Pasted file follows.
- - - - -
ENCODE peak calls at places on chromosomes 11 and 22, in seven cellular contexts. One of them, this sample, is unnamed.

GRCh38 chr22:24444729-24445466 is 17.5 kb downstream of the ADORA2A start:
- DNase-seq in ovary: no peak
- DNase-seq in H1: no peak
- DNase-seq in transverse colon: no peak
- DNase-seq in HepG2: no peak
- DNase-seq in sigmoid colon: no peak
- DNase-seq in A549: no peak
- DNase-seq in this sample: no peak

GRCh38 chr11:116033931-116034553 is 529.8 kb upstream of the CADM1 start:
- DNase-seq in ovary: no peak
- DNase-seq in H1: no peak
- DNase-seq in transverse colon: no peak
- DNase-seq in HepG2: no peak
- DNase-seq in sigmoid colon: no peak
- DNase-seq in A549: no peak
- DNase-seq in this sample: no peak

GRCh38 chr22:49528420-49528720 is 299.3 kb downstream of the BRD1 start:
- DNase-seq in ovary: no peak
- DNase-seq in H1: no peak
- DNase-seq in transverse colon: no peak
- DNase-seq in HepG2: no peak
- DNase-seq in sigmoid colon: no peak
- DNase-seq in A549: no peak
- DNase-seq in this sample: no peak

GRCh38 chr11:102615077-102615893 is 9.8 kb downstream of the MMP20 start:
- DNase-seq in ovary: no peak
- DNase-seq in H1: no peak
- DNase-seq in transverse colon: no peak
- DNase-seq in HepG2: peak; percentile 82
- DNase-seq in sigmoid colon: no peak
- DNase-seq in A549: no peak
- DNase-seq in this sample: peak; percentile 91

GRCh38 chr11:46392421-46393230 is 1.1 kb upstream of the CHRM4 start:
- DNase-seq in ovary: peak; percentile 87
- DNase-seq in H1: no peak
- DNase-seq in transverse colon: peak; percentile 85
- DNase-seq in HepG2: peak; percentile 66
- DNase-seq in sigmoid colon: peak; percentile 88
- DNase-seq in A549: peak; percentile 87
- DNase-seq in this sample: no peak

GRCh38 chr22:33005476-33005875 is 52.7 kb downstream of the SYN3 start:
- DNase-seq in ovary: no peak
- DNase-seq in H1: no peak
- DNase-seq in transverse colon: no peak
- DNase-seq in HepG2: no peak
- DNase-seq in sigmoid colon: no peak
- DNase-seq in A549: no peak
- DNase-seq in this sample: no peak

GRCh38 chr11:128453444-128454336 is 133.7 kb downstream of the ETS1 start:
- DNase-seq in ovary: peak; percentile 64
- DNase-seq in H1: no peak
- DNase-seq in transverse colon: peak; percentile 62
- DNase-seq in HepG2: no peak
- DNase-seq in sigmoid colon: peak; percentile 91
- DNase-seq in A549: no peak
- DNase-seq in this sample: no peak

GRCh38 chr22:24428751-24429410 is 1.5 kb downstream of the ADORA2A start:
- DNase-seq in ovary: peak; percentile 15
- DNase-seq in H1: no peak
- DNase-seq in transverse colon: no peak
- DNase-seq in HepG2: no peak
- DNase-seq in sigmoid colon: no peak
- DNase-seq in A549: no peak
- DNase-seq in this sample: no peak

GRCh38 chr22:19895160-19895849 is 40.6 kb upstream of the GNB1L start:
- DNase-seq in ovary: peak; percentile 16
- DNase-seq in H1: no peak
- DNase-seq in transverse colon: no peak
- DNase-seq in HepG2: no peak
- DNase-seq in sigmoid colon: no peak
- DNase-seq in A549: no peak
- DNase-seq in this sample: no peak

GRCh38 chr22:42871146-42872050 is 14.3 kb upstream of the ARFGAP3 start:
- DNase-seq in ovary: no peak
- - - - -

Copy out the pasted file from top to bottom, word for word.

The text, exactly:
ENCODE peak calls at places on chromosomes 11 and 22, in seven cellular contexts. One of them, this sample, is unnamed.

GRCh38 chr22:24444729-24445466 is 17.5 kb downstream of the ADORA2A start:
- DNase-seq in ovary: no peak
- DNase-seq in H1: no peak
- DNase-seq in transverse colon: no peak
- DNase-seq in HepG2: no peak
- DNase-seq in sigmoid colon: no peak
- DNase-seq in A549: no peak
- DNase-seq in this sample: no peak

GRCh38 chr11:116033931-116034553 is 529.8 kb upstream of the CADM1 start:
- DNase-seq in ovary: no peak
- DNase-seq in H1: no peak
- DNase-seq in transverse colon: no peak
- DNase-seq in HepG2: no peak
- DNase-seq in sigmoid colon: no peak
- DNase-seq in A549: no peak
- DNase-seq in this sample: no peak

GRCh38 chr22:49528420-49528720 is 299.3 kb downstream of the BRD1 start:
- DNase-seq in ovary: no peak
- DNase-seq in H1: no peak
- DNase-seq in transverse colon: no peak
- DNase-seq in HepG2: no peak
- DNase-seq in sigmoid colon: no peak
- DNase-seq in A549: no peak
- DNase-seq in this sample: no peak

GRCh38 chr11:102615077-102615893 is 9.8 kb downstream of the MMP20 start:
- DNase-seq in ovary: no peak
- DNase-seq in H1: no peak
- DNase-seq in transverse colon: no peak
- DNase-seq in HepG2: peak; percentile 82
- DNase-seq in sigmoid colon: no peak
- DNase-seq in A549: no peak
- DNase-seq in this sample: peak; percentile 91

GRCh38 chr11:46392421-46393230 is 1.1 kb upstream of the CHRM4 start:
- DNase-seq in ovary: peak; percentile 87
- DNase-seq in H1: no peak
- DNase-seq in transverse colon: peak; percentile 85
- DNase-seq in HepG2: peak; percentile 66
- DNase-seq in sigmoid colon: peak; percentile 88
- DNase-seq in A549: peak; percentile 87
- DNase-seq in this sample: no peak

GRCh38 chr22:33005476-33005875 is 52.7 kb downstream of the SYN3 start:
- DNase-seq in ovary: no peak
- DNase-seq in H1: no peak
- DNase-seq in transverse colon: no peak
- DNase-seq in HepG2: no peak
- DNase-seq in sigmoid colon: no peak
- DNase-seq in A549: no peak
- DNase-seq in this sample: no peak

GRCh38 chr11:128453444-128454336 is 133.7 kb downstream of the ETS1 start:
- DNase-seq in ovary: peak; percentile 64
- DNase-seq in H1: no peak
- DNase-seq in transverse colon: peak; percentile 62
- DNase-seq in HepG2: no peak
- DNase-seq in sigmoid colon: peak; percentile 91
- DNase-seq in A549: no peak
- DNase-seq in this sample: no peak

GRCh38 chr22:24428751-24429410 is 1.5 kb downstream of the ADORA2A start:
- DNase-seq in ovary: peak; percentile 15
- DNase-seq in H1: no peak
- DNase-seq in transverse colon: no peak
- DNase-seq in HepG2: no peak
- DNase-seq in sigmoid colon: no peak
- DNase-seq in A549: no peak
- DNase-seq in this sample: no peak

GRCh38 chr22:19895160-19895849 is 40.6 kb upstream of the GNB1L start:
- DNase-seq in ovary: peak; percentile 16
- DNase-seq in H1: no peak
- DNase-seq in transverse colon: no peak
- DNase-seq in HepG2: no peak
- DNase-seq in sigmoid colon: no peak
- DNase-seq in A549: no peak
- DNase-seq in this sample: no peak

GRCh38 chr22:42871146-42872050 is 14.3 kb upstream of the ARFGAP3 start:
- DNase-seq in ovary: no peak